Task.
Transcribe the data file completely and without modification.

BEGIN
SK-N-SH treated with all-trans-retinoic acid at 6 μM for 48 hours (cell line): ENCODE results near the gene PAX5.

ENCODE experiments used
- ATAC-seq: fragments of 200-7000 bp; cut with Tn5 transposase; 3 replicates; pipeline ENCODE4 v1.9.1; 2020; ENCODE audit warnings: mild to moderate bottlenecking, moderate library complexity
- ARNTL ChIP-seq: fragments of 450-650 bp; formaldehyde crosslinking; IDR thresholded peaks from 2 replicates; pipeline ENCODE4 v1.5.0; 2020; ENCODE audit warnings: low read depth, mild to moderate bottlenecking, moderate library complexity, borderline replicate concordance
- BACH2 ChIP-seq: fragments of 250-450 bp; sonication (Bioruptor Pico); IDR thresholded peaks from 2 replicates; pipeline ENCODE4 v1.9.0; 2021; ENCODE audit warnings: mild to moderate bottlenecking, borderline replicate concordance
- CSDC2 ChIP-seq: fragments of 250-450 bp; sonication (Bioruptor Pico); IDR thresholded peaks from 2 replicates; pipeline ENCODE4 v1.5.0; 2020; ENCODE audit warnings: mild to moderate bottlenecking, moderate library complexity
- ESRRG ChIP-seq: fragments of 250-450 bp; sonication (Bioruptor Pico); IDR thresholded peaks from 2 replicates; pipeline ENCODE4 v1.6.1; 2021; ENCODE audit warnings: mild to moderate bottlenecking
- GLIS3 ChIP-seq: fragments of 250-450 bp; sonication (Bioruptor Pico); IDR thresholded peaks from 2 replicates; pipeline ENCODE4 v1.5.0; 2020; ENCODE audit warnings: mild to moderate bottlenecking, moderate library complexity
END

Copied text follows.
SK-N-SH treated with all-trans-retinoic acid at 6 μM for 48 hours (cell line): ENCODE results near the gene PAX5.

ENCODE experiments used
- ATAC-seq: fragments of 200-7000 bp; cut with Tn5 transposase; 3 replicates; pipeline ENCODE4 v1.9.1; 2020; ENCODE audit warnings: mild to moderate bottlenecking, moderate library complexity
- ARNTL ChIP-seq: fragments of 450-650 bp; formaldehyde crosslinking; IDR thresholded peaks from 2 replicates; pipeline ENCODE4 v1.5.0; 2020; ENCODE audit warnings: low read depth, mild to moderate bottlenecking, moderate library complexity, borderline replicate concordance
- BACH2 ChIP-seq: fragments of 250-450 bp; sonication (Bioruptor Pico); IDR thresholded peaks from 2 replicates; pipeline ENCODE4 v1.9.0; 2021; ENCODE audit warnings: mild to moderate bottlenecking, borderline replicate concordance
- CSDC2 ChIP-seq: fragments of 250-450 bp; sonication (Bioruptor Pico); IDR thresholded peaks from 2 replicates; pipeline ENCODE4 v1.5.0; 2020; ENCODE audit warnings: mild to moderate bottlenecking, moderate library complexity
- ESRRG ChIP-seq: fragments of 250-450 bp; sonication (Bioruptor Pico); IDR thresholded peaks from 2 replicates; pipeline ENCODE4 v1.6.1; 2021; ENCODE audit warnings: mild to moderate bottlenecking
- GLIS3 ChIP-seq: fragments of 250-450 bp; sonication (Bioruptor Pico); IDR thresholded peaks from 2 replicates; pipeline ENCODE4 v1.5.0; 2020; ENCODE audit warnings: mild to moderate bottlenecking, moderate library complexity